A thief is scary, to say the least.

I guess that's why I have such trouble with passages of Scripture that allude to Christ coming like a thief in the night.  Matthew, Luke, Peter.  They all talk about it.  And then Paul writes it out plainly in Rev. 16:15 when he quotes Jesus as saying, "Behold, I come like a thief! ..."  Really?

I guess the question we need to ask ourselves is, "What is He after?" 

May I encourage you this Advent season to let this Beloved Invader have His way with you.  If we could get over the fear of His intrusion, I think we might find His desire is to empty His pockets and not fill them.

Just an ordinary moment...

Monday, November 28, 2011

And They're Off.....

Thansgiving has come and gone and the Christmas season is officially here.  Of course, the stores have been decorated for weeks now, and even a local church was decked out in its Christmas array before we could sing, "Come, ye thankful people, come...."  But why not, I've been hearing It's beginning to look a lot like Christmas on the radio for 2 weeks now.  Yet before I get too judgmental, let it be known that even I hit the stores a little bit on Black Friday, though I really didn't purchase much ... just a lavender chamomile candle for my bathroom and a fuschia vest from Bass Pro.  The excursion was more for family fun than anything else. There was even a hope of seeing Santa Claus.  But there were some serious shoppers out there.  Bags not only in their hands and over their shoulders but under their eyes as well as many of the stores had opened on Thursday evening offering all night shopping for that perfect gift for those special ones on your list.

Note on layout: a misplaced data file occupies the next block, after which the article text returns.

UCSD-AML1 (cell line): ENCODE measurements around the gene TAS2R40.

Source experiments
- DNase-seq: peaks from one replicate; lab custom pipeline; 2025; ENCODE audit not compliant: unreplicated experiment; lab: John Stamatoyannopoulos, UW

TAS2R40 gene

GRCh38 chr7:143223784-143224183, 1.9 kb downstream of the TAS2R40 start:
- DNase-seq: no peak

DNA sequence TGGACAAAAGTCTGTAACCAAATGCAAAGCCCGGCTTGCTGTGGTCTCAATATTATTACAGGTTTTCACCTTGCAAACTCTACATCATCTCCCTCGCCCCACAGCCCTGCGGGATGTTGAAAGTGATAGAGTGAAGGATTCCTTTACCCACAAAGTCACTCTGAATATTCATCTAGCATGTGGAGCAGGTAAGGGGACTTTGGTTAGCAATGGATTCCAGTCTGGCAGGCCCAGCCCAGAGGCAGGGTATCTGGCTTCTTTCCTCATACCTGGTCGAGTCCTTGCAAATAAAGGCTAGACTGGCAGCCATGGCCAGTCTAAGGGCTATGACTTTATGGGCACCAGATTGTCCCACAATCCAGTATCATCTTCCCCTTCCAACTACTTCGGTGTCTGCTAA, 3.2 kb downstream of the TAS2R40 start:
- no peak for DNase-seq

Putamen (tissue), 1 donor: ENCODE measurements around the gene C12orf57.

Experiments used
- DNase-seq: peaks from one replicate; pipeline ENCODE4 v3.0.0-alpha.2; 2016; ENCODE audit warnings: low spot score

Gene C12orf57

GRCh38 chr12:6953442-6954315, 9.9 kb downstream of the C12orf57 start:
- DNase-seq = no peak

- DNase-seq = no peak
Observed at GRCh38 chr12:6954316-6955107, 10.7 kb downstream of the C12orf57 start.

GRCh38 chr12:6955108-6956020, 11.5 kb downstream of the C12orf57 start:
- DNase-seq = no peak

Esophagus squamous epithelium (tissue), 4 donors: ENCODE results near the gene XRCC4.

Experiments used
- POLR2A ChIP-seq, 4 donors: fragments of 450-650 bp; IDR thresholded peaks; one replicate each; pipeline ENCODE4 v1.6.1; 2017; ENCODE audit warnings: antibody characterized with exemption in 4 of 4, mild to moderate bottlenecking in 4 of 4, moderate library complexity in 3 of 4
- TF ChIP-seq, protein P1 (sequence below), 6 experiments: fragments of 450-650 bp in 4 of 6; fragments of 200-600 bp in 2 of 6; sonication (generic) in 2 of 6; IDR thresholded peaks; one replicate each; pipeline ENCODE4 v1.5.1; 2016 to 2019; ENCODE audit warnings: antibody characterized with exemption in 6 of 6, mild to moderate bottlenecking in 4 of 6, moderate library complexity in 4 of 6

Yet this rainy Monday morning I woke with my own list.  Not so much a shopping one but a "to do" one.  All pointing toward Christmas.  All getting ready for the big day that will be here before we know it.  My mind is already going in a thousand directions.  Do this.  Do that.  See to this.  See to that.  Pick up this.  Order that.  My lands, I have lists within lists.

But as I sat down for a few minutes and lit my Advent candle, a certain word kept coming up and up again. "Wait."

Excuse me?


Wait for what?  Christmas is coming!

You see, I'd already fallen into the cultural trap.  I had already begun to lose the joy of the present moment by getting ready for the "big event."  I was already on the verge of missing Christmas because of the frantic to get there.  Seriously folks, how many times have we felt a deep anticlimax on Christmas day when that long-anticipated day didn't live up to our expectations?  Could it have been because we had lived so in the future, that when the future became the present, we didn't know how to deal with it because we had lost the ability to be fully present, right now?

So what do we do with that?  Do we do as in days past and wait to decorate our homes until Christmas eve?  Do we wait to sing Christmas carols until that morning?  Do we go on a crusade to have our neighborhood covenants read "No Christmas lights on houses are to be turned on until the evening of Dec. 24"?  Of course not.  That would not only be ludicrous but completely unattainable.

I ask again: what do we do?  What is this Advent "waiting" all about? 

For me, it means active waiting.  Advent summons me to the present moment, to a still yet active, a tranquil yet steadfast commitment to the life I live right now.  If I want to appreciate Advent fully and experience Christmas in its entirety, I need to relearn how to wait, to rediscover the art of savoring the future, of staying in the present and of finding meaning in this act of waiting.